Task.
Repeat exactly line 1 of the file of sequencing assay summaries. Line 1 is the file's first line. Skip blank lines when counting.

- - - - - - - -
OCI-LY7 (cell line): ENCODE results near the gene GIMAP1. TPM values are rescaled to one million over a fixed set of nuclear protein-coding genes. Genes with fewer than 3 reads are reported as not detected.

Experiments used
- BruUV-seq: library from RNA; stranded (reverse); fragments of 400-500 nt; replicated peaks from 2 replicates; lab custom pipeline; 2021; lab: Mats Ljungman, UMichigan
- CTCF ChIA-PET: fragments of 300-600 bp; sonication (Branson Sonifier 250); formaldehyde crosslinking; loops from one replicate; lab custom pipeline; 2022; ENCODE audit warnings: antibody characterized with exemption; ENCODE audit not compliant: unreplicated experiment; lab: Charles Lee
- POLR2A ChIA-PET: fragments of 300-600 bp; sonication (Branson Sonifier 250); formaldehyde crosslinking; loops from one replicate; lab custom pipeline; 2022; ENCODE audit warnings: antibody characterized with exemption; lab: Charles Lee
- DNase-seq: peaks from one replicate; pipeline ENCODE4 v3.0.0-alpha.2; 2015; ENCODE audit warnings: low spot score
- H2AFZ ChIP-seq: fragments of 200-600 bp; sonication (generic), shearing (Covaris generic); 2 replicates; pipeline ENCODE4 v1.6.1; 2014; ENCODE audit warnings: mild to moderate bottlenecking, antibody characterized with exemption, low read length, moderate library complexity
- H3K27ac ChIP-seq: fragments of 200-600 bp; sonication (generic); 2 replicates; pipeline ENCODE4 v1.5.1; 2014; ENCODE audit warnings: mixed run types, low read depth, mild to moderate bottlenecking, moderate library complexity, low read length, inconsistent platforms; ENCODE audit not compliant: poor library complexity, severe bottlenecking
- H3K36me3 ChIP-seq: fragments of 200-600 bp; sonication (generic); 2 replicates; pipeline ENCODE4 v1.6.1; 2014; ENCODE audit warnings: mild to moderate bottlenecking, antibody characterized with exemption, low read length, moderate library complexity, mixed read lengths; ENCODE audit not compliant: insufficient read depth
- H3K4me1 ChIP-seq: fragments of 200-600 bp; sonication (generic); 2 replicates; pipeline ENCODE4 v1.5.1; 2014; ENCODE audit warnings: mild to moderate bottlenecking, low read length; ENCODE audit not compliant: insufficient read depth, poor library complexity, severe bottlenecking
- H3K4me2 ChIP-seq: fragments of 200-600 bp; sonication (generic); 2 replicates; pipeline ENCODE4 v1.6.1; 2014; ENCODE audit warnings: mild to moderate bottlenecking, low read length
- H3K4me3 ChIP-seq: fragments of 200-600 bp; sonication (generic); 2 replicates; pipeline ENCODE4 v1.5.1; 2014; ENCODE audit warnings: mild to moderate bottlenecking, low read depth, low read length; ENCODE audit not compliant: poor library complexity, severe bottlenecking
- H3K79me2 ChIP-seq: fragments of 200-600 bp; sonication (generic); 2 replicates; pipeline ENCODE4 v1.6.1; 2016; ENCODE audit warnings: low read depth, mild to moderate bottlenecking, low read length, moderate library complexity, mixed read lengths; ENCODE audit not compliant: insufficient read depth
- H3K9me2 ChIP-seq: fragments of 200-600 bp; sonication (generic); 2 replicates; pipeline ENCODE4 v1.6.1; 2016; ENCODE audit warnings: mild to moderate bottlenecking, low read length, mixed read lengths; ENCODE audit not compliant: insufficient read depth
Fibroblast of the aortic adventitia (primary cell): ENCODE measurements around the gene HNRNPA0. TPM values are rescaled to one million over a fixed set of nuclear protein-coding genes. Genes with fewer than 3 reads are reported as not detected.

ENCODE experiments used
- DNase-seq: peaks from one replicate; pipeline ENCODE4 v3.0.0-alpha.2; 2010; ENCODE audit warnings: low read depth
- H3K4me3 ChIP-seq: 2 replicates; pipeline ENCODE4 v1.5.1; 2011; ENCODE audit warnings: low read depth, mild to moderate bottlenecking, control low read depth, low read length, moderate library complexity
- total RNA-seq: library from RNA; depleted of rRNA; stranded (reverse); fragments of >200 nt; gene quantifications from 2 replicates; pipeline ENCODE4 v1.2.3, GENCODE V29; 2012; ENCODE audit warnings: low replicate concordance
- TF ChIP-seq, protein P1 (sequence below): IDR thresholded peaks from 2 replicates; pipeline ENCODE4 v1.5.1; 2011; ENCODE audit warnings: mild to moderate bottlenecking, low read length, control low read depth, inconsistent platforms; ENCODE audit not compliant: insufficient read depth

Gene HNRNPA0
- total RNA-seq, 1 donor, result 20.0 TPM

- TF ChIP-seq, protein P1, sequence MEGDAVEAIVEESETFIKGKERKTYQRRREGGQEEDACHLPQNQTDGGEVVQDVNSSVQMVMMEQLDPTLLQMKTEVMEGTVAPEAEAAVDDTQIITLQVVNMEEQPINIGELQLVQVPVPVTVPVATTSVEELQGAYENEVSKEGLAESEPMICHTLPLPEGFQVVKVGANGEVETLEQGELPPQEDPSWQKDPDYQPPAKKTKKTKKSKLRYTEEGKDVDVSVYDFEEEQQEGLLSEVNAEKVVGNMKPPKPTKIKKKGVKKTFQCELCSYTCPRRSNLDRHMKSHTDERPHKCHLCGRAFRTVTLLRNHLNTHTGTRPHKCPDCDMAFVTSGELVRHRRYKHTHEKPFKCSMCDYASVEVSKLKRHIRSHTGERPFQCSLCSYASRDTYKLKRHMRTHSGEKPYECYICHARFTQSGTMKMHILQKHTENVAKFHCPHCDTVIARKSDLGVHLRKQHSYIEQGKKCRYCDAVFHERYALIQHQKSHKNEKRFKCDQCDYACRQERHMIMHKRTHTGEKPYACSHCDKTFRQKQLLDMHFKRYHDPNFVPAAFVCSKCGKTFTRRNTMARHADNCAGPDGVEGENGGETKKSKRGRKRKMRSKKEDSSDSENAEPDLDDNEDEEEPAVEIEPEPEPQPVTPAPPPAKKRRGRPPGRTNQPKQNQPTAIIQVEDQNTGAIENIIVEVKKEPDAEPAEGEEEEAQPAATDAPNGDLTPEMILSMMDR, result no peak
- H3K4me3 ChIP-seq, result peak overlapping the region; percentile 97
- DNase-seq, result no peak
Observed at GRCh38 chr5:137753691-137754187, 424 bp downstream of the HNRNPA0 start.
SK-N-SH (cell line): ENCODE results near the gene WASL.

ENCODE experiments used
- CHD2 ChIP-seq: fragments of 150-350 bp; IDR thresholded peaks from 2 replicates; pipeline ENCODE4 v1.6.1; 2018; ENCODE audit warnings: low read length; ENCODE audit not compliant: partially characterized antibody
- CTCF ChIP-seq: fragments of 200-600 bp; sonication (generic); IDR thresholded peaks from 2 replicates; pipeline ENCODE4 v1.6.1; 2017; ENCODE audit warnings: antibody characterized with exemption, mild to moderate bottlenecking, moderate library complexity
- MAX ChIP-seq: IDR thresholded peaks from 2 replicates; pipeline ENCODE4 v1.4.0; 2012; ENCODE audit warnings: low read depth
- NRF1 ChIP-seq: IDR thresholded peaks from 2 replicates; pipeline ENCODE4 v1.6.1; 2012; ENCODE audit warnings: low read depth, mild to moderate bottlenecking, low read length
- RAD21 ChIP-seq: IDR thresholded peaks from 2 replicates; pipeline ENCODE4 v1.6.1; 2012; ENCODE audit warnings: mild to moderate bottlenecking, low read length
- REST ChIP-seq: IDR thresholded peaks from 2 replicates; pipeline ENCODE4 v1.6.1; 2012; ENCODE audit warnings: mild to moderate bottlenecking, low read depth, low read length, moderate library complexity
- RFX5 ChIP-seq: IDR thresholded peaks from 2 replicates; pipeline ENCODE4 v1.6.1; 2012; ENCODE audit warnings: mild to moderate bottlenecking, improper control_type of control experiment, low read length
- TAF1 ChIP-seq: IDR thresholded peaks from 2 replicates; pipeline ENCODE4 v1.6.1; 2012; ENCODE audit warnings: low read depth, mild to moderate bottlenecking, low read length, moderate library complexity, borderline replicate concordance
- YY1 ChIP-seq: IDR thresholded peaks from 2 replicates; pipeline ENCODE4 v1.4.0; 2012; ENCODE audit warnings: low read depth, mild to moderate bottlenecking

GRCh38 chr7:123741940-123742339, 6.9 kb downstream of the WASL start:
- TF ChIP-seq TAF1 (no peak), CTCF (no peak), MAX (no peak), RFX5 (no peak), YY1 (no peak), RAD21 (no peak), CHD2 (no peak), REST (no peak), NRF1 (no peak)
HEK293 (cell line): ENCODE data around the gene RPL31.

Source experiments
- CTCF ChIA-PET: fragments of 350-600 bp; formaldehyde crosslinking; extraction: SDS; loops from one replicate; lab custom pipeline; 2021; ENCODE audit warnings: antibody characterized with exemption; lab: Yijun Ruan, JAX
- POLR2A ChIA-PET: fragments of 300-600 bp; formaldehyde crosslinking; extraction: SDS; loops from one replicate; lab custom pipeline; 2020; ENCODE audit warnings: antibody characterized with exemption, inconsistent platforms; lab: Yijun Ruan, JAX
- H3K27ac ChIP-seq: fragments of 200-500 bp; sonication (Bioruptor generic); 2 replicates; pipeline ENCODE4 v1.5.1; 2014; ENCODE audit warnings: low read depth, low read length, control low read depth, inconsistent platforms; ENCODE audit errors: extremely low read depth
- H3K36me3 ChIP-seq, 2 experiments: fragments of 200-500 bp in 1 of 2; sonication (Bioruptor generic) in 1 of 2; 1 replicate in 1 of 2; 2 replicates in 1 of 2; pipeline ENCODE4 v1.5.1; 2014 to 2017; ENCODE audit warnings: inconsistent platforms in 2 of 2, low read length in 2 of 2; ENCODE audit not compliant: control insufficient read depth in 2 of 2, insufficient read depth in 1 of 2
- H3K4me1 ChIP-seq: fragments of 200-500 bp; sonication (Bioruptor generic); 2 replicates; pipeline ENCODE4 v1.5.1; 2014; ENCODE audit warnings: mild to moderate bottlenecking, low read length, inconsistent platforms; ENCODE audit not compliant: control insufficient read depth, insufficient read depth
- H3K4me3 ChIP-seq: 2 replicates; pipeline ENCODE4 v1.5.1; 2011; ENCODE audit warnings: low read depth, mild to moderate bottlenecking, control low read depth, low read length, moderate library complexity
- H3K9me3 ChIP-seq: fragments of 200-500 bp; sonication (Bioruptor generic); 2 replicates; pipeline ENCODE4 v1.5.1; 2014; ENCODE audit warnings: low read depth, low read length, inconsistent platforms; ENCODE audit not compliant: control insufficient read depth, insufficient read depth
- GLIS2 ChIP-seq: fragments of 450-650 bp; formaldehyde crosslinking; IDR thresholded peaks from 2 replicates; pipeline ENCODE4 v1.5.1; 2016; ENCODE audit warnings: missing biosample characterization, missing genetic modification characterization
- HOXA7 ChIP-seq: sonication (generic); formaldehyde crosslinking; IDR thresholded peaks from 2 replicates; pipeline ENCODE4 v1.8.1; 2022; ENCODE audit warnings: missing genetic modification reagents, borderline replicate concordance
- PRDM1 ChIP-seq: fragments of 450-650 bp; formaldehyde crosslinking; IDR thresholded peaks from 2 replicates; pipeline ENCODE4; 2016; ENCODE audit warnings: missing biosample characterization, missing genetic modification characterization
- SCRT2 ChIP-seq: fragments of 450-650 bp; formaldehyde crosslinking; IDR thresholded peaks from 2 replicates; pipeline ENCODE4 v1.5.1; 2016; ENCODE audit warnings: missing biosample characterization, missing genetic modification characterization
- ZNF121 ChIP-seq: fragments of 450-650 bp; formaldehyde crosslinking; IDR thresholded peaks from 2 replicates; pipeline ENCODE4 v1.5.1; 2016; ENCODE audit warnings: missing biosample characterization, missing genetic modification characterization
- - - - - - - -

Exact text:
OCI-LY7 (cell line): ENCODE results near the gene GIMAP1. TPM values are rescaled to one million over a fixed set of nuclear protein-coding genes. Genes with fewer than 3 reads are reported as not detected.